What ever happened to parents-to-be saying, "We don't care whether it's a boy or a girl, as long as it's healthy?"
According to a new Gallup poll -- they do care -- and if they could only have one child, Americans would rather have a boy.
The poll of 1,020 men and women over the age of 18 found that 40 percent preferred a boy to the 28 percent who said a girl, with the rest having no opinion on the matter.
In fact, Americans have repeatedly said they'd prefer having a son to a daughter in each of the 10 surveys Gallup has conducted since 1941.
What is going on here?
The study found that men drive the desire to have boys, with 49 percent preferring male babies, whereas the percent of women preferring boys nearly equaled the percent wanting girls.
Preferences also have something to do with age. For the 30 and under crowd, a whopping 54 percent would rather have a boy, while only 27 percent wanted a girl. Past 50, the percent preferring girls goes up to 29, and preference for boys decreases to 31 percent. 32 percent of women over 50 actually preferred a girl, compared to the 25 percent of the same demographic who said they would rather have a boy.
And if you want to get political about it, the preference for a boy is higher among Republicans than Democrats, which makes sense in light of the gender divide in politics: As Gallup notes, American men are more likely to be Republican, and women are more likely to be Democrats.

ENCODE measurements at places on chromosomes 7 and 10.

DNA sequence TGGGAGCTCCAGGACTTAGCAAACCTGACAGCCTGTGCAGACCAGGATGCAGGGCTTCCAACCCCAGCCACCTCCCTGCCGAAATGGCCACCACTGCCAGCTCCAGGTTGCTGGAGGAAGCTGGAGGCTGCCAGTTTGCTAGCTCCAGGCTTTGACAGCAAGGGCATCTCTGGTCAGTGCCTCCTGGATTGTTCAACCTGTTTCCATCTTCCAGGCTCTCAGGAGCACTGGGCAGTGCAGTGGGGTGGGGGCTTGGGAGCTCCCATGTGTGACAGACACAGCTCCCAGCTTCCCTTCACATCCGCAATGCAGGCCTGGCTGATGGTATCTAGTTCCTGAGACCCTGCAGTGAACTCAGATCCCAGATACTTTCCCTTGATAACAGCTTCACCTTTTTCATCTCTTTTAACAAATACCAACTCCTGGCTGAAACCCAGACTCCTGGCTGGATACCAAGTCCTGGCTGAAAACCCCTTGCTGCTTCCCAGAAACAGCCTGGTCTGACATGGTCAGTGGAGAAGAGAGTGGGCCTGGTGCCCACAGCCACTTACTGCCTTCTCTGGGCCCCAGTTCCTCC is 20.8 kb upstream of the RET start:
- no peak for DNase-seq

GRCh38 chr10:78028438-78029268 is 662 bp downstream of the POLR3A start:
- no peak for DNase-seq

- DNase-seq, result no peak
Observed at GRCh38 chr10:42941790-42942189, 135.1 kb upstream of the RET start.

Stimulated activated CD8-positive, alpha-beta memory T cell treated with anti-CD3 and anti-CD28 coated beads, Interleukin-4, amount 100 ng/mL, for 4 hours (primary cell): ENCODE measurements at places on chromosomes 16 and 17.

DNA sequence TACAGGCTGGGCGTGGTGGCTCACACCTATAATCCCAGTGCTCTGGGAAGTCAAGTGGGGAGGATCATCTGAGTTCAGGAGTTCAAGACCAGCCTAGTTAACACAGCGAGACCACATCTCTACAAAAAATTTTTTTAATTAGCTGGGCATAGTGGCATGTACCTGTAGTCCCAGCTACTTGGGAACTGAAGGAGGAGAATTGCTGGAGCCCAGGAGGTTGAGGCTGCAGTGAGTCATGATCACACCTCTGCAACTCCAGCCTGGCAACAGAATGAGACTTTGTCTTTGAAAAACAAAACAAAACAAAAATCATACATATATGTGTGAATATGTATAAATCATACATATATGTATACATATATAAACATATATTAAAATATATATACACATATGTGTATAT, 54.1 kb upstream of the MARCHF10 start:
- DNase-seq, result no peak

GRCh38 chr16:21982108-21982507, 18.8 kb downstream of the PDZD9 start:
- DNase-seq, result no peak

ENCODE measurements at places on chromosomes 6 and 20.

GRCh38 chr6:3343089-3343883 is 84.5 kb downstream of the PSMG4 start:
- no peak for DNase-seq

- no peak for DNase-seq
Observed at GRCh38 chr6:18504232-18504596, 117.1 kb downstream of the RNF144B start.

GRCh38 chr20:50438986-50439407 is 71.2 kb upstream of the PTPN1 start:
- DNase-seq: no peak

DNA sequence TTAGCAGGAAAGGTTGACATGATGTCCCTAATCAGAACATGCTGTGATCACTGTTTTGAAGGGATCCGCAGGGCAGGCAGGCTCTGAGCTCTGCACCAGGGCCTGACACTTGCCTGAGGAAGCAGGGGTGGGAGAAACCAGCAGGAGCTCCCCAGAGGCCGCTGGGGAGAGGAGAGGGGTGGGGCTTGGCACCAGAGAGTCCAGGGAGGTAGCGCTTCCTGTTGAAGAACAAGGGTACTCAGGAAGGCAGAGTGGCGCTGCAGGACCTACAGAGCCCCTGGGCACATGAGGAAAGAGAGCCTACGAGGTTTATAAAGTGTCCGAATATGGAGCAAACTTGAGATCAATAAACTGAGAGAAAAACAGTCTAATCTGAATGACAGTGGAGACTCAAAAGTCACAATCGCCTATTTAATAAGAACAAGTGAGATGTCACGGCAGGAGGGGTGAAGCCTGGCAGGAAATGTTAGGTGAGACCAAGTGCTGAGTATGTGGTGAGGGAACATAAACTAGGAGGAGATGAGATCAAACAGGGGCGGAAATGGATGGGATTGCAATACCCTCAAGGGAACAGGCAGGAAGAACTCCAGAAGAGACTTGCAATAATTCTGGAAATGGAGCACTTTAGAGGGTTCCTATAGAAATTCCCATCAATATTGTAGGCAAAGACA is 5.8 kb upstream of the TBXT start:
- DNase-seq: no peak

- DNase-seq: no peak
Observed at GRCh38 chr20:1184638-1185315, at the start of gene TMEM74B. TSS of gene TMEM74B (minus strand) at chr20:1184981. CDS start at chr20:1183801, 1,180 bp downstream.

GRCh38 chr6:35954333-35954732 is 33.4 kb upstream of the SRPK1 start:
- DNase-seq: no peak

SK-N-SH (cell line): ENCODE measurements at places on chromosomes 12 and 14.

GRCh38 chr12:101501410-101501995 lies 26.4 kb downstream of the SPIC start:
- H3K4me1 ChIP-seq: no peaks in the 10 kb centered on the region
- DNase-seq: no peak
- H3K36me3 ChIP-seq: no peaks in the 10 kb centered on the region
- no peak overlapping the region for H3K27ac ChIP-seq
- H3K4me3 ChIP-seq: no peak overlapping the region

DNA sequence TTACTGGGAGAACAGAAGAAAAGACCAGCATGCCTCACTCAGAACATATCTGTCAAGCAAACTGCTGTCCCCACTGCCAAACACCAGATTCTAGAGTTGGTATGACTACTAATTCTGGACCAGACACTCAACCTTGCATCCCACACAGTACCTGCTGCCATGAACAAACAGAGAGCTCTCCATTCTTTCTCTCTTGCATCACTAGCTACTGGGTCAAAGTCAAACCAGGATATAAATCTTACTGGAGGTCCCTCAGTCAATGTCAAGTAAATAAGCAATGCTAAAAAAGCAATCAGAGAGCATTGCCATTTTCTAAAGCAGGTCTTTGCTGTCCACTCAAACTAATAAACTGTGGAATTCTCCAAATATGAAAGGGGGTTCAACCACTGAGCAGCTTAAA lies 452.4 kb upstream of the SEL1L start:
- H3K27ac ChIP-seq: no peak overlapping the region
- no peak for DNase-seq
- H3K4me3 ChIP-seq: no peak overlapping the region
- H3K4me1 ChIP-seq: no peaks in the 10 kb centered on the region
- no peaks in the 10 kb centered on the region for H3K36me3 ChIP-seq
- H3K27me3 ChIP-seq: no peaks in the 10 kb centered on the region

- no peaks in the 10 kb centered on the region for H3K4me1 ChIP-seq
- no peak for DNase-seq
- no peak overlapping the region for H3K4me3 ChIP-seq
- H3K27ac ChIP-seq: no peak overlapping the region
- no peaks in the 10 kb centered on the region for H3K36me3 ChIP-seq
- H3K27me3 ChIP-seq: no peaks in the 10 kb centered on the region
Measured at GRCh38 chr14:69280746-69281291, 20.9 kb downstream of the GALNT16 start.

What's chilling about this data is that it echoes the preference for boys in other cultures where parents take extreme measures to ensure that they will raise boys, from abandoning female children to girl infanticide. While there's no evidence of Americans pursuing their preferences to that extreme, some do use embryo screening, legal in the United States but illegal in many other parts of the world, to choose the sex of their child. It would be interesting the next time around for Gallup to poll how many parents would use that technology to ensure a child of the desired sex.
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